Set in the years after the Norman Conquest, The Winter Mantle begins with the Waltheof and Judith, one an English captive and the other a Norman and the niece of William of Normandy. They should hate each other, right? They marry for love (or lust), though not all is a bed of roses. The story continues on into the next generation with their daughter, Matilda, and Simon de Senlis, a young Norman knight.
Chadwick’s historical fiction is always top-notch. She really knows how to transport her readers back into another time, into the lives of people who jump off the page, even though they’ve been dead for hundreds of years. I love how she makes the reader become emotionally invested in her characters, even though you might not like them—Judith certainly isn’t my favorite of Chadwick’s heroines, but I really got involved in her story. According to Chadwick’s note at the end, it’s been popularly believed that Judith held some responsibility for betraying her husband to William, but the author handles this detail very well, I thought. And Waltheof is certainly no William Marshal, but I was sympathetic towards him, too.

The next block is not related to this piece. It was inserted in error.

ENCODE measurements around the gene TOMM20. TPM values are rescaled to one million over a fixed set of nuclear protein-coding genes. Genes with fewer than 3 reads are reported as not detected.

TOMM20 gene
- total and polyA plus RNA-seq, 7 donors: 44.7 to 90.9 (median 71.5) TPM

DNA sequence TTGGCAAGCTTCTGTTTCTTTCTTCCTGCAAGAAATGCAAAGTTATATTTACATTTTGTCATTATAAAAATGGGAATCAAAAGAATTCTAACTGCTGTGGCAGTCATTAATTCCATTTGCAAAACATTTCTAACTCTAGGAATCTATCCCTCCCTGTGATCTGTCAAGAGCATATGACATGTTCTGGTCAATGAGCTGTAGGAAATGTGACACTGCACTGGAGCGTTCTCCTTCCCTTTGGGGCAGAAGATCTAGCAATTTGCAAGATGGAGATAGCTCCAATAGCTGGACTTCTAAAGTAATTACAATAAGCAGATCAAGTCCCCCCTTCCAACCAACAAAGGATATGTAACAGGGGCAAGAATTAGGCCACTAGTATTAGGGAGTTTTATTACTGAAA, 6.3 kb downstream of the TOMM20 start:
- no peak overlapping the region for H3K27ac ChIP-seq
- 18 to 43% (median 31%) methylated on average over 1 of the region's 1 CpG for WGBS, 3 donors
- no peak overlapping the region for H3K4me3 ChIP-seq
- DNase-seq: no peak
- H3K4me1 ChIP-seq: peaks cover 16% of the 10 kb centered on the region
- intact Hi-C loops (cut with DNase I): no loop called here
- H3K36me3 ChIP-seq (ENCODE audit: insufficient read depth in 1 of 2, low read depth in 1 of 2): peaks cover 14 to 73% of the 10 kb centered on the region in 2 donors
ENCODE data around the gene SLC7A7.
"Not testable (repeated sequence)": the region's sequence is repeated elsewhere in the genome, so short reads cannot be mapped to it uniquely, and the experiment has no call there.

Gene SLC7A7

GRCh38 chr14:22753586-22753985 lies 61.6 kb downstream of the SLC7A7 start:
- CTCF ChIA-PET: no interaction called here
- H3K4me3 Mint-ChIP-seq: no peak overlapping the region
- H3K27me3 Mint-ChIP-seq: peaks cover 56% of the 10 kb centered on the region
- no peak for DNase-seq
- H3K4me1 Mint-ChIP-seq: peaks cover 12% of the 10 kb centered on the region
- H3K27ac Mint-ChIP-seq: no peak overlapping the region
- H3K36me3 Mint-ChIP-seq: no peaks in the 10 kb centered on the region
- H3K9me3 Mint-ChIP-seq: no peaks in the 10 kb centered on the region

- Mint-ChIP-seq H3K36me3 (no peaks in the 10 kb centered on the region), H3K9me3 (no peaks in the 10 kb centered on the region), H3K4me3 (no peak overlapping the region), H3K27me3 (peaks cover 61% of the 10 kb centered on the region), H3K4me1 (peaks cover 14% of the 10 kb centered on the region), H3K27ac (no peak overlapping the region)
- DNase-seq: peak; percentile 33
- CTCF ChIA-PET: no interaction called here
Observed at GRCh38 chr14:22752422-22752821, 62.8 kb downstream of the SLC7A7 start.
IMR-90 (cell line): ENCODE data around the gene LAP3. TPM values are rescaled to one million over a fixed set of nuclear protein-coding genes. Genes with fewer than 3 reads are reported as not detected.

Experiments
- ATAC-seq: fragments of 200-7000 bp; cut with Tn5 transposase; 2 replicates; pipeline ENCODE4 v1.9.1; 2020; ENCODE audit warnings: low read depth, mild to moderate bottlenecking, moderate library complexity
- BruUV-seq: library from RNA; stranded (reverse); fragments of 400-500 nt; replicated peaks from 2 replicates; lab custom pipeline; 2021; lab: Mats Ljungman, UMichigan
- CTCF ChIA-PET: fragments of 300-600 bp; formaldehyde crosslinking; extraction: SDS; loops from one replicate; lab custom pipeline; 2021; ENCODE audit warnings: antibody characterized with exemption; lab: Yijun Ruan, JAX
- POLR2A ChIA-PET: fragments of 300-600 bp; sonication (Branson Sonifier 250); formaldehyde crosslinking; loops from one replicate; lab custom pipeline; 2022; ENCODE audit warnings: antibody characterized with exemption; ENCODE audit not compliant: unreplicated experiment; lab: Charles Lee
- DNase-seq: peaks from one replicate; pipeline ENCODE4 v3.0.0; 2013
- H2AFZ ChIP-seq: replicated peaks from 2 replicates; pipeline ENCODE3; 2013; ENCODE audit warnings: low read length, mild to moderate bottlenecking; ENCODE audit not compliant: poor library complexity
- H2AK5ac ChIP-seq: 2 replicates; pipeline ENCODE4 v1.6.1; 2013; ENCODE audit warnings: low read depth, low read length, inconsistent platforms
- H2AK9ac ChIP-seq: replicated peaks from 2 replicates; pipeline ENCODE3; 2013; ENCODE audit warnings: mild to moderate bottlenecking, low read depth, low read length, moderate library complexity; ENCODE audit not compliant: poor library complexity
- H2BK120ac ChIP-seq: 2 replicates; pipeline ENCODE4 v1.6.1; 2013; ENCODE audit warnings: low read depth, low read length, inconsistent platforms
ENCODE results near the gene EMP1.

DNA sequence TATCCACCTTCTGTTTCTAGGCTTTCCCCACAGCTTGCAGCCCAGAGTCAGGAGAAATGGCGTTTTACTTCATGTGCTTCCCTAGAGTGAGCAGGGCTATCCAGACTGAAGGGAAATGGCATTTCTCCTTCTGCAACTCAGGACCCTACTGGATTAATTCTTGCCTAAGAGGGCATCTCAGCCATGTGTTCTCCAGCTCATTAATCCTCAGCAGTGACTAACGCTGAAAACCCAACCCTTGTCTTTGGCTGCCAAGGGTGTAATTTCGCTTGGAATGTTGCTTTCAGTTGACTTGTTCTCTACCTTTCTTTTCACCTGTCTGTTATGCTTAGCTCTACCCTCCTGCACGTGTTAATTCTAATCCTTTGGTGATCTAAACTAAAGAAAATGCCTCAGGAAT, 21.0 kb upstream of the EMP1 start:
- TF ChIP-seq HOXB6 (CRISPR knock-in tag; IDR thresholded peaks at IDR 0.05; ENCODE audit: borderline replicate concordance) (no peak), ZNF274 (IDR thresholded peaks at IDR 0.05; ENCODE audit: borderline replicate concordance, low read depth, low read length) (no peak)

Another thing I love about this book is how well-researched it is. Chadwick probably spends more time and exerts more energy researching her settings and people than other authors do, and it certainly shows here. The Winter Mantle covers thirty years of history, but Chadwick doesn’t skimp on anything to give her readers a sweeping novel about love, hope and faith. I have a copy of The Falcons of Montabard on my ever-growing TBR pile, and I have about a half dozen more EC books on order.
Also reviewed by: Medieval Bookworm